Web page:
Avebury Village near Bath in the UK and a popular area for ramblers and tourists visiting this ancient site. This is the largest stone of many here. Not sure what it is called, but I think it is 40 tonnes in weight. I was pleased with the composition on this one - with the large stone right, balanced by the two figures on the left. The figures connected with the stone shadow and to the background. As you can see, the foreground grass has some 'splattering' going on to give it a bit of texture of the meadowland here.
Avebury, and the prehistoric stone circle which runs around the edge of the village. Unlike Stonehenge you can go up and touch the stones/boulders. Sheep freely graze among the visitors. This is a plein air done with a local painting group last autumn and I had the battle of fighting against the wind and the sun - both making drying times really fast. I think the far hill, being a ploughed up field perhaps could have been less 'red'. The earth really was that colour in my mind but it would do being a bit paler to push it back in the compostion.
Last year I was kindly invited to the South Stoke Art Group in Bath. This was my first demonstration painting and the theme was 'figures in landscape'. Of course figures help a landscape painting with greater interest, help the composition and giving it scale.
The scene is quite a simple one - a single cottage, dark trees in the background, a bit of grass to the right, and almost centre my figure with dog.
A recent visit by some traditional gypsies to my home town, offered a new subject with a couple of heavy duty ponies munching away at the grass verge (kept from wondering by some temporary fencing) and a bright yellow caravan with a curved roof. It was a quick sketch and a bit of a practice at painting some horses at distance.
Landscape Watercolour of South Glos, 15" x 11" on Bockingford NOT Paper 140 lbs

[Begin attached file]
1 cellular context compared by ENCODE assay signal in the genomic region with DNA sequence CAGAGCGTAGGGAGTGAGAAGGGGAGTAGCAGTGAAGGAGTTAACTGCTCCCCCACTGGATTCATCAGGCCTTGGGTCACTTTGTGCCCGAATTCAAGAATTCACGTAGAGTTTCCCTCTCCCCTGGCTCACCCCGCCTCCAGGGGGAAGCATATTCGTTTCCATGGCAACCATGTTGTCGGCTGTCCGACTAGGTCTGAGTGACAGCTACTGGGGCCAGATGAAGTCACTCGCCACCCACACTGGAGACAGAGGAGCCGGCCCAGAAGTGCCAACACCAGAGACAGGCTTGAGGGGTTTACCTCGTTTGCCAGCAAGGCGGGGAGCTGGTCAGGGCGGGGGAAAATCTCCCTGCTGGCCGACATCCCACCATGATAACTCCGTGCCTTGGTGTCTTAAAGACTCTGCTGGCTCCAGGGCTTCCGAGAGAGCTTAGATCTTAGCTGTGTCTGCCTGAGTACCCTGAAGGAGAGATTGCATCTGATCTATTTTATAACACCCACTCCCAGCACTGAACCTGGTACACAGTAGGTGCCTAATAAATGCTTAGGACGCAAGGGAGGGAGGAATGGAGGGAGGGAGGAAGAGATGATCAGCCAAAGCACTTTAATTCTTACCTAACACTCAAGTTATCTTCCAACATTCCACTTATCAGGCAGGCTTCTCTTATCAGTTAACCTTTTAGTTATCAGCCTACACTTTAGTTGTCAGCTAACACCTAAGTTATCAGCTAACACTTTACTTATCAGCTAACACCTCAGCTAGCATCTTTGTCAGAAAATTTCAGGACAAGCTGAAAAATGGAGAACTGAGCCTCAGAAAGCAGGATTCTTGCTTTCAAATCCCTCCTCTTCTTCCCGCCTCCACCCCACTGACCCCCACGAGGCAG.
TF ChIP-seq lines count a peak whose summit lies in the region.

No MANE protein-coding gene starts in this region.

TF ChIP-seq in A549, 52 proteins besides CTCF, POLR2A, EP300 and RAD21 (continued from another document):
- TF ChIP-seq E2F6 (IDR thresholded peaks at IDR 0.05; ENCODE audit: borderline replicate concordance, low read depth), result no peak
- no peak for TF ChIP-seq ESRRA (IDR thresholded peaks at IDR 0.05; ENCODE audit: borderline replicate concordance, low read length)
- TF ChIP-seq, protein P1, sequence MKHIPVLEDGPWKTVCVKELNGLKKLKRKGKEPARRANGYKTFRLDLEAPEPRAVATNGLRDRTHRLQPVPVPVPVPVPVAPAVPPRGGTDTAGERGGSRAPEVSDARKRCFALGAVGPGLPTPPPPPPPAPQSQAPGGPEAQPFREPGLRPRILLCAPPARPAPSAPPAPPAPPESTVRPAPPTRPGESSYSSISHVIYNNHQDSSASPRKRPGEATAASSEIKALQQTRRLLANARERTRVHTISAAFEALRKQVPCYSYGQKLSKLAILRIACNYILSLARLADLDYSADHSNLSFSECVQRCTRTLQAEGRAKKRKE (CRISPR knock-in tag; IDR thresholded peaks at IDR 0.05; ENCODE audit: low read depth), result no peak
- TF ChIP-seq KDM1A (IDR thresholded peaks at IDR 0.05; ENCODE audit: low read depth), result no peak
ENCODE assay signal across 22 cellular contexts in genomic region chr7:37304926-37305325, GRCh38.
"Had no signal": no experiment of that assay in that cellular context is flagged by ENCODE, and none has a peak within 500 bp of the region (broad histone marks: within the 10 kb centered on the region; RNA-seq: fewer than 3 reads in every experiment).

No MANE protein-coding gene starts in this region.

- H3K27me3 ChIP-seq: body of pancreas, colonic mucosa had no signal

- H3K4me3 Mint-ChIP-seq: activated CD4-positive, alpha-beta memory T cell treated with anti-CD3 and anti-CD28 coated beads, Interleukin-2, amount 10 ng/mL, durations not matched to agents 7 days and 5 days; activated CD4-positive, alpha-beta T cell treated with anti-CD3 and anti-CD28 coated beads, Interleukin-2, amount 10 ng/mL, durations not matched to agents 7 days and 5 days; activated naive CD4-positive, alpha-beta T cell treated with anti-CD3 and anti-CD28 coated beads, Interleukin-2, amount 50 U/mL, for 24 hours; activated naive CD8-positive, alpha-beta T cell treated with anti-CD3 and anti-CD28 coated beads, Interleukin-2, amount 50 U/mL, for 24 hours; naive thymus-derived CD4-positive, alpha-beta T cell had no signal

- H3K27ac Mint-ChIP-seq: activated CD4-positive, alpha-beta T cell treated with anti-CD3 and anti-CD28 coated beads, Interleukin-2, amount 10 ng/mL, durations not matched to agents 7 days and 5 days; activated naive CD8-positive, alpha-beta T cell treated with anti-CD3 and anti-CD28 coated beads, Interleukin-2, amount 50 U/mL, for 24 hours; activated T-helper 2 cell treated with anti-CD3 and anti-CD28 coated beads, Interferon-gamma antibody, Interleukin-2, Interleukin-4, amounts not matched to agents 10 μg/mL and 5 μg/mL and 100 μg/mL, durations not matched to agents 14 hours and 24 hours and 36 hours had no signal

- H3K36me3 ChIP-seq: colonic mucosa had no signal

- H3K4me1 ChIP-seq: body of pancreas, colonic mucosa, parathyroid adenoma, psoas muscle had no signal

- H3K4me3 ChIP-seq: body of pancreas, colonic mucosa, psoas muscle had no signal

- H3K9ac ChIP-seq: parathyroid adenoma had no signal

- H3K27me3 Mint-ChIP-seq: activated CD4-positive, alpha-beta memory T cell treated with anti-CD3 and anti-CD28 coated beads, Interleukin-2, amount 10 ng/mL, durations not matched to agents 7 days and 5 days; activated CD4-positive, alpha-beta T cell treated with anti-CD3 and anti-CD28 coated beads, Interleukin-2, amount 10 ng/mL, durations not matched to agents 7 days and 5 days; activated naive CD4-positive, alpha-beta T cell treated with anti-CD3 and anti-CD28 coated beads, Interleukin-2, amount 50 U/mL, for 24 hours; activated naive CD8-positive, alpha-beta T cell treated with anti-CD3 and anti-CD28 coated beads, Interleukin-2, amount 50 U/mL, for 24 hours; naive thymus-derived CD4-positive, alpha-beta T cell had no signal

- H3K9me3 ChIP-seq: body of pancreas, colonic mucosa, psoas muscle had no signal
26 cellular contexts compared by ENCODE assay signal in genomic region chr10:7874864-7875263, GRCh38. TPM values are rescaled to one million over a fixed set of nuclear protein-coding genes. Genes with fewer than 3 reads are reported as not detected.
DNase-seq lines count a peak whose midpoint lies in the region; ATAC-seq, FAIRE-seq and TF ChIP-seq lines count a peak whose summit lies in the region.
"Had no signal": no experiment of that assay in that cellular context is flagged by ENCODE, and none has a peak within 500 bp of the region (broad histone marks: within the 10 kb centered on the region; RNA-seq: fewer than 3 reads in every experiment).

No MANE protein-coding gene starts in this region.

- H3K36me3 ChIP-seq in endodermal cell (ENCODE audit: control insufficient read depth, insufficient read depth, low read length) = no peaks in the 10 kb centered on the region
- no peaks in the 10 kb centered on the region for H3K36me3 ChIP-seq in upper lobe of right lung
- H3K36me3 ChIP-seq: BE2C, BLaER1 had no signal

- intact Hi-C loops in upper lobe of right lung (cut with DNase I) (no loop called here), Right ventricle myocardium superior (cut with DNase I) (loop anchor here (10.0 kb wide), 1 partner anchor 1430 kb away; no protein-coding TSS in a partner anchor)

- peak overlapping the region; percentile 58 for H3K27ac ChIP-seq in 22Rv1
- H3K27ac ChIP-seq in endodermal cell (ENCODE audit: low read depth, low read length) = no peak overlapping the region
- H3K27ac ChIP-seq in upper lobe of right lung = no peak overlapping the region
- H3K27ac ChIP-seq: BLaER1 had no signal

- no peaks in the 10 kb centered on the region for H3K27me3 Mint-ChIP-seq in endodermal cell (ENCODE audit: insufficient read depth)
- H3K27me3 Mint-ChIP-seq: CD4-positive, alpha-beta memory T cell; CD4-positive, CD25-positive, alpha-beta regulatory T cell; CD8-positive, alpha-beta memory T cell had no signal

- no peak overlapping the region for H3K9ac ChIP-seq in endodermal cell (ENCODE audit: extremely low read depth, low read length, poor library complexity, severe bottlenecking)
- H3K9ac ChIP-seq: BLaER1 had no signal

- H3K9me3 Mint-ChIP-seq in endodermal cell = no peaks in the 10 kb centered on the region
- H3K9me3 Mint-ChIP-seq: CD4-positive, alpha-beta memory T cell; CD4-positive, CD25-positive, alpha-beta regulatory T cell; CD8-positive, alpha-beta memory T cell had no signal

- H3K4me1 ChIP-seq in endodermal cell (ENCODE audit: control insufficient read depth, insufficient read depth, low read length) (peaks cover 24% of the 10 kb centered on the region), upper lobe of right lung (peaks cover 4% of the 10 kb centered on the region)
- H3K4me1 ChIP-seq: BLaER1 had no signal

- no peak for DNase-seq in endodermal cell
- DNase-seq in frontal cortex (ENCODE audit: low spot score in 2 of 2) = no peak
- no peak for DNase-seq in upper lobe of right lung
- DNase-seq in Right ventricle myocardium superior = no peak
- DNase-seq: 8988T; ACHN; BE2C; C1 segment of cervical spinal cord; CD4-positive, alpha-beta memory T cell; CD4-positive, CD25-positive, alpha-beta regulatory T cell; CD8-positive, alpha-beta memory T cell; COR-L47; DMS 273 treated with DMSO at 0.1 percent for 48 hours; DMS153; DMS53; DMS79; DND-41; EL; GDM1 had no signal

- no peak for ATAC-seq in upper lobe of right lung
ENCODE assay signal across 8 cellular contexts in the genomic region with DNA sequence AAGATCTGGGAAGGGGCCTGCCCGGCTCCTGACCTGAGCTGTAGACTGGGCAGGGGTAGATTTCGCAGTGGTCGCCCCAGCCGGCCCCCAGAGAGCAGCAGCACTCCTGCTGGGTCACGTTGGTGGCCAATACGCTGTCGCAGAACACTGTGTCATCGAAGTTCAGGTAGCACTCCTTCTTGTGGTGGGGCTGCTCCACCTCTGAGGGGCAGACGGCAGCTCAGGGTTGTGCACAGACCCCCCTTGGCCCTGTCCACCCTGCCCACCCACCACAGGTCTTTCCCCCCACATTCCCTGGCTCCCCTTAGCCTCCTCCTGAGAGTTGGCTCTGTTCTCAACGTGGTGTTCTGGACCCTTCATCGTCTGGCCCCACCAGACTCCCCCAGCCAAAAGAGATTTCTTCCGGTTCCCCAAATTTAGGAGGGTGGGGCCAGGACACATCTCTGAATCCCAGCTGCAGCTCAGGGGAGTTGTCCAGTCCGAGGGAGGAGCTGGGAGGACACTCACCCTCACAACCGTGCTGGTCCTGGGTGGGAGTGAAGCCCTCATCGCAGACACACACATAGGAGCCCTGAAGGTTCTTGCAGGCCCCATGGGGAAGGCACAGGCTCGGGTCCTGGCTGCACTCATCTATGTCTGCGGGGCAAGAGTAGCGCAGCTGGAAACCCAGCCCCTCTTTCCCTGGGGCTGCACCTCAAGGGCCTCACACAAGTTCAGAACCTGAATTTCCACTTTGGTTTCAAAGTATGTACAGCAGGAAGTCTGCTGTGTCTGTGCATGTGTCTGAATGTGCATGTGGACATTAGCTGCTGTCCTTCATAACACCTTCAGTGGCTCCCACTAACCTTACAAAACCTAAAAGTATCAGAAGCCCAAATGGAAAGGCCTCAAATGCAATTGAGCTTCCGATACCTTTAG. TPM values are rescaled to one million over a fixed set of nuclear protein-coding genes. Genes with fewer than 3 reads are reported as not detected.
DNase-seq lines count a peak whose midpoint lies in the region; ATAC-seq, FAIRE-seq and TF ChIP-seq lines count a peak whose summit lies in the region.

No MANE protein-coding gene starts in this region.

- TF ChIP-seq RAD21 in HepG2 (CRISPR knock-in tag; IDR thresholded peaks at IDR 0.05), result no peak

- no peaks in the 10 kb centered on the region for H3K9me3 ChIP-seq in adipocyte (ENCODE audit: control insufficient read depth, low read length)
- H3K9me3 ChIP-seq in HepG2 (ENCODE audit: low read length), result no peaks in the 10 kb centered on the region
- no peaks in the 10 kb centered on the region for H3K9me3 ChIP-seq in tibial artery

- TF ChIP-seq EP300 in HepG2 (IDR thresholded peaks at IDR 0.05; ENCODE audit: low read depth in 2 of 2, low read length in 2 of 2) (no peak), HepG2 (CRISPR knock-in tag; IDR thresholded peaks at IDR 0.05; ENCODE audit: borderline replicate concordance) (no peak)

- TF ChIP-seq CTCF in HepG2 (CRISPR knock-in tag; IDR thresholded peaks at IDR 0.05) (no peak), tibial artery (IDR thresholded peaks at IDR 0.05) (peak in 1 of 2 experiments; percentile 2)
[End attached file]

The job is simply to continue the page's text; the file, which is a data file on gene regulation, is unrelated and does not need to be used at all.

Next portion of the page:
An anonymous country road to Old Sodbury, a little village near me. I don't often do winter scenes and often prefer to do paintings of a summer location with bright light and lots of shadow. But it's interesting how with a snowy scene it's not just all white, but on closer observation many other colours appear - yellows, blues, violets and so on and provide contrasts of their own with the trees and branches.
Landscape Watercolour of Yate nr Bristol, 15" x 11" on Bockingford NOT Paper 140 lbs
Close to where I live and an interesting composition I thought with the curve in the road and hopefully taking your eyes into the sketch. It started to come better when the road markings and the darks of the middle-ground went in. Goose Green is a popular place for locals to take their dog/s for a walk (surprising how many people have more than one dog).
I was very fortunate to attend recently a Joseph Zbukvic (pronounced Z-book-vich) watercolour painting course care of EPC Painting Holidays in Girona and Cadeques on the Costa Brava. It was a superb location for painting, or indeed any holiday, and we were lucky with the weather being early October.
Anyway, Joseph is the leading watercolourist with terrific skills in the atmosphere and the tones of his work and I was eager to learn more about his style.
Day one was spent mainly at our hotel base and working in the 'studio'. Exercise one was a study of an 'English country scene' with sunlight coming towards you in the early morning mist.
Here is Joseph's example which he completed in an hour whilst giving a running commentary!:
Notice the wet in wet on the background trees and great dry brush strokes on the middle ground trees. The cows were literally done in seconds and looked perfect. Well here is my first interpretation:
As you can see, I lost the plot of trying to emulate the master, and after a small ticking off from Joseph (in the nicest possible way!) I attempted a second:
Perhaps a little closer to the brief, but only done in 30 minutes or so as I didn't want to miss lunch!